Most recent papers in the journal Conservation Biology: the Journal of the Society for Conservation Biology | Read by QxMDThe ability of private conservation organizations to remain financially viable is a key factor influencing their effectiveness. A third of financially-motivated private land conservation areas (PLCAs) surveyed previously in South Africa were found to be unprofitable, raising questions about their ability to effectively adapt their business models to their socioeconomic environment. In any complex system, options for later adaptation can be constrained by starting conditions ('path dependence'). We tested three hypothesized drivers that might create path dependence in PLCA business models: (H1) land asset size (large mammalian game abundance is constrained by available land area); (H2) infrastructural asset extent (the introduction of charismatic predators, such as lion, requires substantial infrastructural investment); and (H3) productivity (rainfall limits vegetation and thereby game abundance ...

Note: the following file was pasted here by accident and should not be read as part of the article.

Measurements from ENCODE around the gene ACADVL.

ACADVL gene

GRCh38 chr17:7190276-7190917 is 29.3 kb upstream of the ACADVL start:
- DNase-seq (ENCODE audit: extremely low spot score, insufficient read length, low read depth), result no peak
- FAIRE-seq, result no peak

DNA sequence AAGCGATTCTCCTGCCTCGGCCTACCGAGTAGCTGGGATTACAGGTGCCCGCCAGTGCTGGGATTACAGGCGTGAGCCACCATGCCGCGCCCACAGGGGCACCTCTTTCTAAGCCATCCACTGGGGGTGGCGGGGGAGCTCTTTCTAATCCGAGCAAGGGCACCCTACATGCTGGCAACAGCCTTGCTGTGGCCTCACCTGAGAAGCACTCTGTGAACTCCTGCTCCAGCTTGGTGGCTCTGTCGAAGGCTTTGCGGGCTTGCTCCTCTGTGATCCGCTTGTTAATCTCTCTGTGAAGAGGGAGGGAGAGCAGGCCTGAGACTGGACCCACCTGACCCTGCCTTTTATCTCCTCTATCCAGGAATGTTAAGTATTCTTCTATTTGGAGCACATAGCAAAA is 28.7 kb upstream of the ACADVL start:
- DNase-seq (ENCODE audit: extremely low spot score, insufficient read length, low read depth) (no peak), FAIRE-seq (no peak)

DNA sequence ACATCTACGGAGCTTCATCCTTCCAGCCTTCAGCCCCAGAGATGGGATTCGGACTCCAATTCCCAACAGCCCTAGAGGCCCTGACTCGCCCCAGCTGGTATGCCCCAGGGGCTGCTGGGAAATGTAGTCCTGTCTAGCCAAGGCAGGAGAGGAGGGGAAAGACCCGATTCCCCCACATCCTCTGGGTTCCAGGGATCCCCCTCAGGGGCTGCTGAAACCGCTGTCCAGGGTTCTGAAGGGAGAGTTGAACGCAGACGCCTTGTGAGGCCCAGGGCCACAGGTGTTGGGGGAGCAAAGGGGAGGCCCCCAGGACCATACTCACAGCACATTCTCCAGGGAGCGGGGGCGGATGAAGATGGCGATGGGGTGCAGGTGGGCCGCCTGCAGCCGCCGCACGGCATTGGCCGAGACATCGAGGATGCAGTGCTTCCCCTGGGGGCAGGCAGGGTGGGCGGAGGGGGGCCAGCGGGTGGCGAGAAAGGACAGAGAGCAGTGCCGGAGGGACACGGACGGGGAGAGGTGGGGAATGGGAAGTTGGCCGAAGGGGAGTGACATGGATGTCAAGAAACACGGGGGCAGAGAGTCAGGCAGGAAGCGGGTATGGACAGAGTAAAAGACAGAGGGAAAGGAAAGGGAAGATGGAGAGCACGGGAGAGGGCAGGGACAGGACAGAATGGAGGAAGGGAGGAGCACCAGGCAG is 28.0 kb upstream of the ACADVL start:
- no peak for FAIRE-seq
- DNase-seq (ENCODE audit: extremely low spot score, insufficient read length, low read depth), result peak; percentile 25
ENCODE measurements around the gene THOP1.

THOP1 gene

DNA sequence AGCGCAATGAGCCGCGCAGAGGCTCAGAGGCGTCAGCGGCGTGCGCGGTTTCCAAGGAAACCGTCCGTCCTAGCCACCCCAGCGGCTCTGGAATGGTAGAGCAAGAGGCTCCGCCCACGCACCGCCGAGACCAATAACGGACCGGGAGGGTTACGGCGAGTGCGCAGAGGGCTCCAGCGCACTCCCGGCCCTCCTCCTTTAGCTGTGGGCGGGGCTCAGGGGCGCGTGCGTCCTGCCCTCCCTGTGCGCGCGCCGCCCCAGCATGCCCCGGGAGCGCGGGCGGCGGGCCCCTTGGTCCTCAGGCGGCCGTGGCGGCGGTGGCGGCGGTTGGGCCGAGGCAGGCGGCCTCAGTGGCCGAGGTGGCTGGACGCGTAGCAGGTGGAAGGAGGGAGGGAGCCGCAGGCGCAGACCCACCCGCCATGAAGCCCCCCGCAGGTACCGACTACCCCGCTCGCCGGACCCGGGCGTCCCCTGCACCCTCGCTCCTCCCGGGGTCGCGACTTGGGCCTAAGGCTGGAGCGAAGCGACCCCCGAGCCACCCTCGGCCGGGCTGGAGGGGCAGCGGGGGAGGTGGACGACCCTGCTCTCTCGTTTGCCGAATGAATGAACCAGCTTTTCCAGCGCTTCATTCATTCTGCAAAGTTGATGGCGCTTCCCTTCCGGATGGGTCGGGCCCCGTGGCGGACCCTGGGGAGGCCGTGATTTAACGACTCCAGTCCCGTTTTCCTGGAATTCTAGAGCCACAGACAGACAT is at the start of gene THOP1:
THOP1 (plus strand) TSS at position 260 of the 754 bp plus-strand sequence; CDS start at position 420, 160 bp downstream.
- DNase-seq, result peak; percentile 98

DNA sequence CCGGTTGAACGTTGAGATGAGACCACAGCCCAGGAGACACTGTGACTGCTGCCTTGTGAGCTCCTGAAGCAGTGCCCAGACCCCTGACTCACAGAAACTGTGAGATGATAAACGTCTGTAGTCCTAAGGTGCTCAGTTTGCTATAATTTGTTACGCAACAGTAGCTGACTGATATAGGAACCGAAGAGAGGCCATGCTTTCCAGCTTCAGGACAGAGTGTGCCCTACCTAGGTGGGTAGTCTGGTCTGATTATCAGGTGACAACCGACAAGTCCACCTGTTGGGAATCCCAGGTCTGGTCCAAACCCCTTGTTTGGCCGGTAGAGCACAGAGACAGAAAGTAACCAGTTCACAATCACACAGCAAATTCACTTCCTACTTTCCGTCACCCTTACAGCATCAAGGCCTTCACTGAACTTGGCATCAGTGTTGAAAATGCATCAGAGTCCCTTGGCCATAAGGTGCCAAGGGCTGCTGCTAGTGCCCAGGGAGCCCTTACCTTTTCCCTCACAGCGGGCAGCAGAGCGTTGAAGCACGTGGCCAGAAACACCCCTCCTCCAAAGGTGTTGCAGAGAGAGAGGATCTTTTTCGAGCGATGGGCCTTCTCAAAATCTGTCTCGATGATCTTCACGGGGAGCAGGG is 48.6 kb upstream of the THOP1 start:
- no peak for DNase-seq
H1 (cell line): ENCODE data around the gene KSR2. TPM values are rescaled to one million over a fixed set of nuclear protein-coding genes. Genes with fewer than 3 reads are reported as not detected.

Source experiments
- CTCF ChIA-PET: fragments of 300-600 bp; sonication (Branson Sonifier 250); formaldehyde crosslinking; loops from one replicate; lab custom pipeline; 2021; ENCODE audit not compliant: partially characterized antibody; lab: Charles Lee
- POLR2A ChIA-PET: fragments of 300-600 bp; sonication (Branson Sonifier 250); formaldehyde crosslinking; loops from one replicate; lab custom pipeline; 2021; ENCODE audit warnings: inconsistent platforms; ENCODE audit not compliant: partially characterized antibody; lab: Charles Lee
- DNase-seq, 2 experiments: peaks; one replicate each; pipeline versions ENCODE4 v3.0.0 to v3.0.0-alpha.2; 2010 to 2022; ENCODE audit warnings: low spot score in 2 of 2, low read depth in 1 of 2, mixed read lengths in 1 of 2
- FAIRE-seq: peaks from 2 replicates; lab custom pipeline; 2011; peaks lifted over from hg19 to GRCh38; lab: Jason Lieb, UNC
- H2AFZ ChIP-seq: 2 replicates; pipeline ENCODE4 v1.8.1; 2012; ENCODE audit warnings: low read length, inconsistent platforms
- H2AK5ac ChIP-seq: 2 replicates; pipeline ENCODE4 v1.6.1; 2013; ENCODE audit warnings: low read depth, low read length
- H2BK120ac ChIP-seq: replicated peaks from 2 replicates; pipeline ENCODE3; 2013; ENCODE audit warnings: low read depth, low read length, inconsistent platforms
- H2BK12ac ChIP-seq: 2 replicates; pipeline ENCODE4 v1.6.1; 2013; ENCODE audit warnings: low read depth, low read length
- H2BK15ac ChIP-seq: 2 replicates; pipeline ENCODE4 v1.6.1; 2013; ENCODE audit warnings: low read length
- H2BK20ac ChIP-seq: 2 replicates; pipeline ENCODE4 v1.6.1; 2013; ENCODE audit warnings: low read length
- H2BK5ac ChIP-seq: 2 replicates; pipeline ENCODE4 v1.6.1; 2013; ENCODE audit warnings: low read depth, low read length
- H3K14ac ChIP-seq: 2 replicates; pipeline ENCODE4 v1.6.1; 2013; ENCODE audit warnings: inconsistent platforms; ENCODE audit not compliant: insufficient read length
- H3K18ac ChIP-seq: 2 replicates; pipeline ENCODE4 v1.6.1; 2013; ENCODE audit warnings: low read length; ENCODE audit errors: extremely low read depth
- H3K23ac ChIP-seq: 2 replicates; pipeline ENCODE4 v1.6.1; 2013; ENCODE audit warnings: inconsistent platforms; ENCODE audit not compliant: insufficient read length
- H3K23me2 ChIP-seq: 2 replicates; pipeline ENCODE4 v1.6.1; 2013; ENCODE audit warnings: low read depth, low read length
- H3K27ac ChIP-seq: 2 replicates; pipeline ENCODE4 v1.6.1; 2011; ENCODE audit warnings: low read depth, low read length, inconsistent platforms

TRAFFIC - Wild MeatTRAFFIC's work is promoting the development and uptake of such strategies at the national, transboundary and regional level, incorporating tools to support better trade monitoring, encouraging greater enforcement efforts to address trade in threatened and protected species, and considering alternative methods to meet human needs currently being met through unsustainable hunting (see Biodiversity for Food and Medicine leaflet, PDF, 1.7 MB).. In Tanzania, TRAFFIC drew attention to the need to manage the supply of wild meat protein available in refugee camps so that local wildlife populations are not devastated but harvested sustainably, and to ensure residents of such camps have sufficient protein to eat. Similar work is underway in Zimbabwe ...
Natural Vegetation of Kirstenbosch | SANBIThere are two main vegetation types in the natural area of Kirstenbosch: fynbos and forest. The natural area can be explored via a number of walks and trails. Download the list of plants indigenous to the natural area of Kirstenbosch.